Sarah Archard as secretary and Elizabeth VanOrden as treasurer. Pennina was sustained
on 23 June 1881 and released on 14 July 1886 from this position.
Their first child, James Roy, was born on 14 January 1882 at Lewiston,
Utah. In the summer of 1882 (after Joseph and Eveline were married) both couples
moved to the Bear River where they all lived together in a tent. James and Joseph's father,
George Leavitt had given each of them a 40 acre tract of land adjoining each other which
they were to homestead. The men got out logs for their houses. James' house was made
of sawed logs and Joseph's house of round logs. They built their houses on their own land
but they were only a few rods apart so they would be near each other. There were lots of
coyotes and the neighbors were a long ways from them. When James and Joseph went to
meetings alone, they rode horses. When Pennina and Eveline went, they took a team and
wagon as it was six miles to the meeting house.
On March 1883, Pennina gave birth to her second child, a baby daughter,
at Lewiston, Utah. When the baby was a few weeks old she was exposed to whooping
cough. In a short time, Florina Arminta took sick and died on 4 May 1883 of whooping
cough. They had five more boys before they had another girl. While they lived next to the
Bear River, their third child, George Rawlins, was born on 24 February 1884 at Lewiston,
One time James and Pennina's oldest son, James Roy got lost in a wheat
smashed nearly all of the wheat down before they found him. Both families had ten
children - seven boys and three girls each. Most of the children had red hair.
They lived at the Bear River for a few years. James and Pennina
sold their place and
moved to Auburn, Lincoln County, Wyoming, which is in Star Valley. The couples were
never privileged to live near each other again.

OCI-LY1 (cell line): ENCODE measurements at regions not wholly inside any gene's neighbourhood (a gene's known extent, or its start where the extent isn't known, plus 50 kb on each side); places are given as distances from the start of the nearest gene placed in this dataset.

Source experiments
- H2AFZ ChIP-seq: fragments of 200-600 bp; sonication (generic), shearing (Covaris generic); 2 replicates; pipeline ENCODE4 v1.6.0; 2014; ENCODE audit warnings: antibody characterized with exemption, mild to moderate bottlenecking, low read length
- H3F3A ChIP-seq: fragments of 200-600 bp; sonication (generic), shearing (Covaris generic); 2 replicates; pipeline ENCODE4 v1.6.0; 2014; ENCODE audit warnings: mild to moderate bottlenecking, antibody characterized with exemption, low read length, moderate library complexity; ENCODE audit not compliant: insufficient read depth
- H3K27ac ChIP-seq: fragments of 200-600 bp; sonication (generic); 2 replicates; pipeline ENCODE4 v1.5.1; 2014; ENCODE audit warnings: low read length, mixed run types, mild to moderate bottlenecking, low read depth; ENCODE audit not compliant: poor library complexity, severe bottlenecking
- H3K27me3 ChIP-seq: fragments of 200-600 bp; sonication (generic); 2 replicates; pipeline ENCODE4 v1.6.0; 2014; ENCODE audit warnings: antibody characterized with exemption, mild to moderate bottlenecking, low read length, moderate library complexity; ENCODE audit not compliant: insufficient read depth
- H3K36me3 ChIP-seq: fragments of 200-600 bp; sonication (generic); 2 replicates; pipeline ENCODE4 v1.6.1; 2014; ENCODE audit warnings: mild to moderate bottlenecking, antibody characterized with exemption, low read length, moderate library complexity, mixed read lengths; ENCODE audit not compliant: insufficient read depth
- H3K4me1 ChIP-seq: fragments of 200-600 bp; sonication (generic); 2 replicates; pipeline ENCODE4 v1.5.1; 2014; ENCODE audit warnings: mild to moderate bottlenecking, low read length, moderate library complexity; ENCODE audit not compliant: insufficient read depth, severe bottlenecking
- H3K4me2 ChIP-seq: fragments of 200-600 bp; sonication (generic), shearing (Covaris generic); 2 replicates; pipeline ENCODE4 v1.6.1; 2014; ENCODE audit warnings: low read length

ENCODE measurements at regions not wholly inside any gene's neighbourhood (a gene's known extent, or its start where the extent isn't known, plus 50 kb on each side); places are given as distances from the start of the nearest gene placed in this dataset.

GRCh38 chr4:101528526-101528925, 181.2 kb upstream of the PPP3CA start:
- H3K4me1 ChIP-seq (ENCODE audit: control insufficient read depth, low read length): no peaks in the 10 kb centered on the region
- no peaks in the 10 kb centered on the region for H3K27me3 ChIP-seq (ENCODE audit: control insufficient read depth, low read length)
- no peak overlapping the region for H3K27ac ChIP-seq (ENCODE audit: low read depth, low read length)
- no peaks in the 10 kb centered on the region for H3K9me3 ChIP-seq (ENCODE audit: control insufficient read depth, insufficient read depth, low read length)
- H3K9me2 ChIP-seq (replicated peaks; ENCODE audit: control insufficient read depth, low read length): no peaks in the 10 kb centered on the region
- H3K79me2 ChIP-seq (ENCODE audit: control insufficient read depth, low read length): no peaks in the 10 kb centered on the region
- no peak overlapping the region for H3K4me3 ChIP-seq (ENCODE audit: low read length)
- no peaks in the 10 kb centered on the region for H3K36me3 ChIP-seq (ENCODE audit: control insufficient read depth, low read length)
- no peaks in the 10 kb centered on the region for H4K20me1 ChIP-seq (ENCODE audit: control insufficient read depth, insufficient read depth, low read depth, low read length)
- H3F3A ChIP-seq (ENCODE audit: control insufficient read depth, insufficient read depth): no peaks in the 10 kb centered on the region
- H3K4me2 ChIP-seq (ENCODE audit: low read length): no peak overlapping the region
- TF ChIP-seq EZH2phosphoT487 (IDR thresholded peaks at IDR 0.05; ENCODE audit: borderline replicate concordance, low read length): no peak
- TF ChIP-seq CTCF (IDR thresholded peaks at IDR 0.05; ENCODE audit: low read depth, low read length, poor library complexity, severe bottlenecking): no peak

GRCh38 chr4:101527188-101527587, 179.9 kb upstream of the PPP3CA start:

While they were living at Star Valley, four more children were born
to them. They were
Alva Francis born 21 November 1886 in Auburn, Lincoln, Wyoming; Vernal Lesell born
on 9 September 1889 in Lewiston, Cache, Utah; Harvey Mareo born on 20 October 1890
in Auburn, Lincoln, Wyoming and died on 24 February 1891; Zeddie Lee born on 3
September 1892 in Lewiston, Cache, Utah and died 27 January 1897. When Harvey
Mareo died, the snow was very deep. His parents certainly had great courage as Pennina
washed and laid out her own son and James made a coffin from pine boards. They dug his
grave through six feet of snow.
From Star Valley they went to Alberta, Canada with Pennina's brother,
Rawlins. They drove 100 head of cattle. Their son George Rawlins Leavitt was 10 years
old at this time. They left in June and arrived in Canada in October 1894. They had to
stop at the Montana and Canadian line. The cattle were quarantined for 60 days. They
left the cattle there and went up Fish Creek to Mountain View. James and Samuel's
families moved to this small town. The families lived there about a year and it was winter
all of the time they were there with heavy snow. They got disgusted and moved back to
Lewiston, Utah. Pennina knitted all the way up and back from Canada.
When they got back to Lewiston, their daughter, Orilla was born on 6
They stayed in Lewiston for the winter and then moved to Iona, Idaho. From there they